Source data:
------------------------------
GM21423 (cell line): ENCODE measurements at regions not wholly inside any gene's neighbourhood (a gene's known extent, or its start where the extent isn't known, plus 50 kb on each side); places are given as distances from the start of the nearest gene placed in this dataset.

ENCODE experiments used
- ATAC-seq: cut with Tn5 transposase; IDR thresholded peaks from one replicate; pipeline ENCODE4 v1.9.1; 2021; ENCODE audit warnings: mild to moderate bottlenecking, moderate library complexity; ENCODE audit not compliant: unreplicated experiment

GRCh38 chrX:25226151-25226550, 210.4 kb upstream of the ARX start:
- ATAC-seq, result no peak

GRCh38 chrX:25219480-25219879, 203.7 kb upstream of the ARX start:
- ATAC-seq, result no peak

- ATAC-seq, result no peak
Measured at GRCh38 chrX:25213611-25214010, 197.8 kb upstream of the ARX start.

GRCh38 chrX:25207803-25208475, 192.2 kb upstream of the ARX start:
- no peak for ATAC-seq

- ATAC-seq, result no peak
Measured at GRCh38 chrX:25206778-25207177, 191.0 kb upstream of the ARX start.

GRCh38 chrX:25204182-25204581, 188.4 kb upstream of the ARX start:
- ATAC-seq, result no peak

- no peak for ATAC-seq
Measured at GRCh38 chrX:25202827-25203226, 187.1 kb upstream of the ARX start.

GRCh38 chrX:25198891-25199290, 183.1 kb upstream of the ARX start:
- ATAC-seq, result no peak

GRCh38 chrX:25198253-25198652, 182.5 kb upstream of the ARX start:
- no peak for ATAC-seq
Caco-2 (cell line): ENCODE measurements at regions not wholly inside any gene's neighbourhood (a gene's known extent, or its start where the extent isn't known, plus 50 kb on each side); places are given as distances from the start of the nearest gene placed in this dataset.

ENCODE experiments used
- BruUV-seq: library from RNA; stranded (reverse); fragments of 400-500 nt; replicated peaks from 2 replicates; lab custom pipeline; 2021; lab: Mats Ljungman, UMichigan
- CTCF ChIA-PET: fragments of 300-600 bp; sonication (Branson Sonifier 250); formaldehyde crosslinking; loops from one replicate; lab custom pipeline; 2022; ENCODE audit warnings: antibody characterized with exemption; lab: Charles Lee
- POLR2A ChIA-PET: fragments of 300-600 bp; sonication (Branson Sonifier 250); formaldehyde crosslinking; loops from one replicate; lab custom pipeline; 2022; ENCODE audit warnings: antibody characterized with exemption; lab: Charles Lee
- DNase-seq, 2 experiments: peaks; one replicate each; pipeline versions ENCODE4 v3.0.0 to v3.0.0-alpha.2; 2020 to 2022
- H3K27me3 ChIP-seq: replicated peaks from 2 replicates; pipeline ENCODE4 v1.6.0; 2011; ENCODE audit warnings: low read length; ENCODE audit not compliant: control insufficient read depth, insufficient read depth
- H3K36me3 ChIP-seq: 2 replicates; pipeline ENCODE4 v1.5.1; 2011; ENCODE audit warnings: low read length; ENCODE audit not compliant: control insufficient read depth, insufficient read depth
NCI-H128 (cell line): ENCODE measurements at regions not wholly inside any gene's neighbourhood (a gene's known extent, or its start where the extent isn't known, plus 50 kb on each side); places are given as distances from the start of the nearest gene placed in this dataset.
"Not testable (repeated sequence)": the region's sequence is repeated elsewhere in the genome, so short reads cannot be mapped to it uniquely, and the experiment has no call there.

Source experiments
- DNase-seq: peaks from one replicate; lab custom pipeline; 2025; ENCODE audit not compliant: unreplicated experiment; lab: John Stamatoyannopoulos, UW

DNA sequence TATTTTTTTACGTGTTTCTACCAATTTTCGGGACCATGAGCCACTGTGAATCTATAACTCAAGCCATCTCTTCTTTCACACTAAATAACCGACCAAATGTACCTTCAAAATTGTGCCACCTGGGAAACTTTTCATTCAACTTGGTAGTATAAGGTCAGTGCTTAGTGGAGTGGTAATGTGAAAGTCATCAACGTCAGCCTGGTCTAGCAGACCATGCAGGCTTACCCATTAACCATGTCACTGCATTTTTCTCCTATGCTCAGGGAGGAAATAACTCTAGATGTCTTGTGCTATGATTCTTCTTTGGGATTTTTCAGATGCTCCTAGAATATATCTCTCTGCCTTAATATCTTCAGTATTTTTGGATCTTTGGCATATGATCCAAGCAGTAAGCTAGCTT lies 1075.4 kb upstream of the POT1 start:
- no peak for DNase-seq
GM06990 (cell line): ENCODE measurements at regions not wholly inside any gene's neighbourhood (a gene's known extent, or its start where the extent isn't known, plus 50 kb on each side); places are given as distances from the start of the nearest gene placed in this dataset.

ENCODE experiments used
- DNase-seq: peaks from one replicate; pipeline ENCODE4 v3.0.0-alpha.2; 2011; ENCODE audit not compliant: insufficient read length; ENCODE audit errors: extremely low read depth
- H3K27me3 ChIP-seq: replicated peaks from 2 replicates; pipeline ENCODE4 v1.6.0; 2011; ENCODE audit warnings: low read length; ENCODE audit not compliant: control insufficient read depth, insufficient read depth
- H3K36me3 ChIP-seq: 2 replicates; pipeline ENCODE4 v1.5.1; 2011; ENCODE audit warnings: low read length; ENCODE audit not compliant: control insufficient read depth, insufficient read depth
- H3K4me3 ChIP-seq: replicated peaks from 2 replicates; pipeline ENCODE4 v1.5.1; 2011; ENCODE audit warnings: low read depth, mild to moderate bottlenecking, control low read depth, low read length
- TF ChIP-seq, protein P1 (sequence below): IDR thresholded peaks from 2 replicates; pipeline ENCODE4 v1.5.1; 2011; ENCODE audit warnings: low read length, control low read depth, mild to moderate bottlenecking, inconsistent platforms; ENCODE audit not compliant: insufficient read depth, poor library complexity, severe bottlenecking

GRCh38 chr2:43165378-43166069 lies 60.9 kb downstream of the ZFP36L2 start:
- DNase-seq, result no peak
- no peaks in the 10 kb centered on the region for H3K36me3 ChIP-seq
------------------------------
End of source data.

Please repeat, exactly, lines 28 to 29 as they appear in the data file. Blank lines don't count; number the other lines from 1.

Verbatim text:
- H3K27me3 ChIP-seq: replicated peaks from 2 replicates; pipeline ENCODE4 v1.6.0; 2011; ENCODE audit warnings: low read length; ENCODE audit not compliant: control insufficient read depth, insufficient read depth
- H3K36me3 ChIP-seq: 2 replicates; pipeline ENCODE4 v1.5.1; 2011; ENCODE audit warnings: low read length; ENCODE audit not compliant: control insufficient read depth, insufficient read depth